What Is Hypoparathyroidism?

Let’s look at the causes and symptoms to help you understand why this rare condition occurs.



Most common cause of acquired hypoparathyroidism

Any of the following surgeries can result in parathyroid damage:

  • Surgery on or the total removal of the thyroid or parathyroid glands
  • Surgery on structures near the parathyroid glands
  • Surgery to remove cancer in the neck

Hypoparathyroidism caused by surgery may last for a short time or become permanent. Doctors monitor and manage low calcium levels after surgery until parathyroid function returns to normal. If it does not return to normal within 6 months, “chronic hypoparathyroidism” is a typical diagnosis.


Second most common form
in adults

Autoimmune hypoparathyroidism can occur alone or as part of an autoimmune polyglandular syndrome (APS), a condition involving multiple autoimmune disorders associated with the endocrine glands.


When the parathyroid glands either aren’t present or don’t work properly at birth, this is called hereditary or familial hypoparathyroidism.


Very rare cause

Radiation treatment for cancer of the head or neck (or radioactive iodine treatment for hyperthyroidism) can damage the parathyroid glands.


Very rare cause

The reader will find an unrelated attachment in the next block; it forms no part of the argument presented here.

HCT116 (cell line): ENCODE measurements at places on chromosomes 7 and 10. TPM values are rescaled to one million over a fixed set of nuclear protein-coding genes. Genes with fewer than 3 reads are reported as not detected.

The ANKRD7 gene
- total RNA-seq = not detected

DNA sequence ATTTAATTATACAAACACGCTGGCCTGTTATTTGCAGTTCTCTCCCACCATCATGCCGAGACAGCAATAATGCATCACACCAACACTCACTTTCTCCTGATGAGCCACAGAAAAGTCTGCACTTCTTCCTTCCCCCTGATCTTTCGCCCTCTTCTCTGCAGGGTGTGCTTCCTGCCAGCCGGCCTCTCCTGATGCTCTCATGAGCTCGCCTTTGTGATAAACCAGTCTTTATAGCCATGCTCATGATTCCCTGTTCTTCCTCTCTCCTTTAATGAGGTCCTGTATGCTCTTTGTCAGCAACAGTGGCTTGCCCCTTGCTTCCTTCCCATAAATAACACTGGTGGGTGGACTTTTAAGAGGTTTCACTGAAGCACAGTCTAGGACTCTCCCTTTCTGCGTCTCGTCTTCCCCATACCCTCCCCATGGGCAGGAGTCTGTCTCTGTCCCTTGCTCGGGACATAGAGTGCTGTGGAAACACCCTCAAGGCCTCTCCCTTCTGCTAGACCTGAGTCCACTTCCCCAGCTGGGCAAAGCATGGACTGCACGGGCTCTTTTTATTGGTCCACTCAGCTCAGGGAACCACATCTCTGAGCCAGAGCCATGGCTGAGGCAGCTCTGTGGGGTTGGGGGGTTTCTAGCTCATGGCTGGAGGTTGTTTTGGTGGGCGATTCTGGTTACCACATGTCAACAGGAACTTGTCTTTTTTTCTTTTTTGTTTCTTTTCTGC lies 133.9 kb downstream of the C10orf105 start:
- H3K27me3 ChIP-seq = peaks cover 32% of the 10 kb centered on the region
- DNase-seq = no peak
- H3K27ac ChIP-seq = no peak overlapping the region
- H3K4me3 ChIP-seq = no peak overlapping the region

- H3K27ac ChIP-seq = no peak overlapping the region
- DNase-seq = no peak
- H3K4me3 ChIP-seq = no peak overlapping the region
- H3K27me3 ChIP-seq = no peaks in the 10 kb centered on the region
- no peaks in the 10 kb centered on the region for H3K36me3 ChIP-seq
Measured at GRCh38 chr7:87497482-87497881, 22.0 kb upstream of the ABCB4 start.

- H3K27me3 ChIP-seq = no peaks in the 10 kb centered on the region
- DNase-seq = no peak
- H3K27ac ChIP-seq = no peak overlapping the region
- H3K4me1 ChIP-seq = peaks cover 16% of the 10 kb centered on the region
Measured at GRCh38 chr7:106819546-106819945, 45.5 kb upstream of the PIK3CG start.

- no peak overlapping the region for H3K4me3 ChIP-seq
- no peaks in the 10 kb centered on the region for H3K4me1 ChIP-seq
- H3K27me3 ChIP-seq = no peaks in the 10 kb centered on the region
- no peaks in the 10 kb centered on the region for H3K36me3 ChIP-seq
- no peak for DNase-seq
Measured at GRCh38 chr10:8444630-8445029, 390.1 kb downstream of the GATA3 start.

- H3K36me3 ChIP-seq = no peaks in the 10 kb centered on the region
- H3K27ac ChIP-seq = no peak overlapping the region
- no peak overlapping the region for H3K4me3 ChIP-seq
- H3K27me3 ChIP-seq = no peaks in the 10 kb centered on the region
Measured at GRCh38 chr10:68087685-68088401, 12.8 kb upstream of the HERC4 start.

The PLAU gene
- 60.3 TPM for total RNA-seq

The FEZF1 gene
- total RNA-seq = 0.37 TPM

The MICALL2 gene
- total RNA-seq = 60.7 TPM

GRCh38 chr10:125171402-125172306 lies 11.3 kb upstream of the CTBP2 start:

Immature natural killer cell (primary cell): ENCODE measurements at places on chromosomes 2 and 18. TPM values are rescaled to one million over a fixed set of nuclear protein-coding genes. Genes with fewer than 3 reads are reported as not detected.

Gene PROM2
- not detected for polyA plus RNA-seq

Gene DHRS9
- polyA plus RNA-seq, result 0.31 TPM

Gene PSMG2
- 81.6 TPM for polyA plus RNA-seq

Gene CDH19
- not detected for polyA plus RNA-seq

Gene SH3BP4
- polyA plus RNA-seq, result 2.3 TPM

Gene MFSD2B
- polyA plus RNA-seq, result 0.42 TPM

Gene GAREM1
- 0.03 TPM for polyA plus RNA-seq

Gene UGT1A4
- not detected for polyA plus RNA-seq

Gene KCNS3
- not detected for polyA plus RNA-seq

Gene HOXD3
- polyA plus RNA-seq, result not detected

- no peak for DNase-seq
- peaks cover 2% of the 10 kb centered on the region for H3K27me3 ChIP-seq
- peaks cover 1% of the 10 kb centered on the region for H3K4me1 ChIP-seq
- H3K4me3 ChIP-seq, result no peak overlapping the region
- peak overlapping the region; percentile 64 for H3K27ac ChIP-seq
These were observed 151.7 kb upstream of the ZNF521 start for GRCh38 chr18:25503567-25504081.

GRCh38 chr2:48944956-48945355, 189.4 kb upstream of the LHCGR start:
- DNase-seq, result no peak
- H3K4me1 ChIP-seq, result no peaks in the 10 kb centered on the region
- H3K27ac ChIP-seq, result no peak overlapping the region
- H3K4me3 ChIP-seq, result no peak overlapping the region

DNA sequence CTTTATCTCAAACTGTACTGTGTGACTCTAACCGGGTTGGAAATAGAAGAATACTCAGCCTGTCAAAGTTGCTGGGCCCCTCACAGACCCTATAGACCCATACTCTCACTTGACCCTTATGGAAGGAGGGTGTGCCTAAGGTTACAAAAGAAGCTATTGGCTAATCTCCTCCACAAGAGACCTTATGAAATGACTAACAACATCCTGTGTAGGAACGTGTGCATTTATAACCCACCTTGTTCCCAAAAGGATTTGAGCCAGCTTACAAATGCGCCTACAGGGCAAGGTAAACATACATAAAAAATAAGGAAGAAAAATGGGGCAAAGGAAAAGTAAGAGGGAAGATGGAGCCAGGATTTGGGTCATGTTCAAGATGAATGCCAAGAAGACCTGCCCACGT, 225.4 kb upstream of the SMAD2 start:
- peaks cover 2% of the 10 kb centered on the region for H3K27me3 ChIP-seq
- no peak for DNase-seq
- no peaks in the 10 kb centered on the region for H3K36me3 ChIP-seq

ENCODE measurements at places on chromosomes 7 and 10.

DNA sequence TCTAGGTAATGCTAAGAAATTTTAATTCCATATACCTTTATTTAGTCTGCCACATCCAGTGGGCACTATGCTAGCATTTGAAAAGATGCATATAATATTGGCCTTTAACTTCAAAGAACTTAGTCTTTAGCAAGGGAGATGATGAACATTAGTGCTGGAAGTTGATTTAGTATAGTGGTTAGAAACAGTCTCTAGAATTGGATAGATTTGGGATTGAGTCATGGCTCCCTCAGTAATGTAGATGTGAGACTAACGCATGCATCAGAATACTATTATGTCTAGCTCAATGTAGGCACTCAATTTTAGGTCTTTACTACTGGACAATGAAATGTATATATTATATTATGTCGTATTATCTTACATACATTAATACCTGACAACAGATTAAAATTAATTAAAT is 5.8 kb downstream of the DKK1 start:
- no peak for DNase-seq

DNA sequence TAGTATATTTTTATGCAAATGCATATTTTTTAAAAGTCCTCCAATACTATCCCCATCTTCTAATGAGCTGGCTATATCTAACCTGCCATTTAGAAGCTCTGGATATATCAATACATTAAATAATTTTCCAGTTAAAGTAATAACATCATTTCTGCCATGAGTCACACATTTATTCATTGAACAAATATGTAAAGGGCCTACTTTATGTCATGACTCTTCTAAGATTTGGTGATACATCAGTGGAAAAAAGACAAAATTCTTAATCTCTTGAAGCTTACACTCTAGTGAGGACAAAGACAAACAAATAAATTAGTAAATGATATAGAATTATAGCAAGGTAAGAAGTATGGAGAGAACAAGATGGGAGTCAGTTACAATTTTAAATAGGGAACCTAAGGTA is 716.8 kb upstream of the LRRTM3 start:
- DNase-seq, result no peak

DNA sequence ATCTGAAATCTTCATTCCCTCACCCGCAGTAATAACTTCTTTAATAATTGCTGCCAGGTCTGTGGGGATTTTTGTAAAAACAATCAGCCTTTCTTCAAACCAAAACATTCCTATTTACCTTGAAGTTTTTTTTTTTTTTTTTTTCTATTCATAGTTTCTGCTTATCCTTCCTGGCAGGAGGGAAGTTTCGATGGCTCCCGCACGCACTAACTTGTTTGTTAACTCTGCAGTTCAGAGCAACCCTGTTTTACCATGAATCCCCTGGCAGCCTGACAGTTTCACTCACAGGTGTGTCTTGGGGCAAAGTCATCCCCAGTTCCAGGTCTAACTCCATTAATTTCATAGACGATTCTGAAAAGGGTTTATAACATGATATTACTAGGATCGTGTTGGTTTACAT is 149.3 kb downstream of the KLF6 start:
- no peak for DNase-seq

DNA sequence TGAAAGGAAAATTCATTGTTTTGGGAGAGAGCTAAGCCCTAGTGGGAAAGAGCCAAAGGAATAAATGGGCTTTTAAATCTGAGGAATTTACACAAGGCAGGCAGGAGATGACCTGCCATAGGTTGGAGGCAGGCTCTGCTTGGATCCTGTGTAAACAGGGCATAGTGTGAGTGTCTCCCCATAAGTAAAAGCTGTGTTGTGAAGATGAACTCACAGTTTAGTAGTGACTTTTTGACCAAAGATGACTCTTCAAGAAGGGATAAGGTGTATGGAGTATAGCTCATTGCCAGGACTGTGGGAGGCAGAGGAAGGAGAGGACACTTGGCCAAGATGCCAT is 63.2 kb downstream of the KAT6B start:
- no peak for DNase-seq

Some cases of hypoparathyroidism appear not to be brought on by any known cause. Doctors refer to such conditions as “idiopathic.”

Signs and Symptoms

The neurologic, cognitive, muscular, and cardiac systems can be affected in a person with hypoparathyroidism who has hypocalcemia (low blood calcium). Here are some of the signs and symptoms that can occur when these systems are affected.


  • Tingling or burning in lips, fingers, feet, and toes
  • Facial numbness or twitching
  • Muscle spasms, twitching, and cramping
  • Weakness
  • Headaches
  • Abnormal excitability of nerves and muscles causing leg or arm spasms (tetany)


  • Personality changes
  • Depression
  • Memory problems
  • Irritability
  • Confusion and disorientation also referred to as "brain fog"

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Complications can occur due to low blood calcium and/or too much calcium being deposited in other tissues. In some cases, people may experience severe, possibly life-threatening complications, including seizures, kidney stones or kidney disease, heart rhythm disturbances, and abnormal bone formation.

How It’s Diagnosed

Beyond a medical history—including symptoms, past neck surgery, and family history of hypocalcemia—diagnosis requires:


for neuromuscular symptoms, including Chvostek’s sign (facial twitching in response to stimulation) and Trousseau’s sign (muscle spasms in the hand and forearm)

Blood Tests

for total serum calcium, ionized calcium (calcium that is flowing freely in your blood), magnesium, phosphate, vitamin D, and parathyroid hormone

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Urine Test

for excessive excretion of calcium and to check kidney function


During this time, doctors may also:

  • Test your heart for rhythm abnormalities
  • Check your eyes for cataracts
  • Take images of your kidneys to look for calcium deposits
  • Perform a bone density scan
  • Perform more blood tests to rule out other causes of hypocalcemia

If tests show that you have low levels of calcium flowing freely in your blood, inappropriately low PTH, and high phosphorus, hypoparathyroidism could be the cause of your hypocalcemia.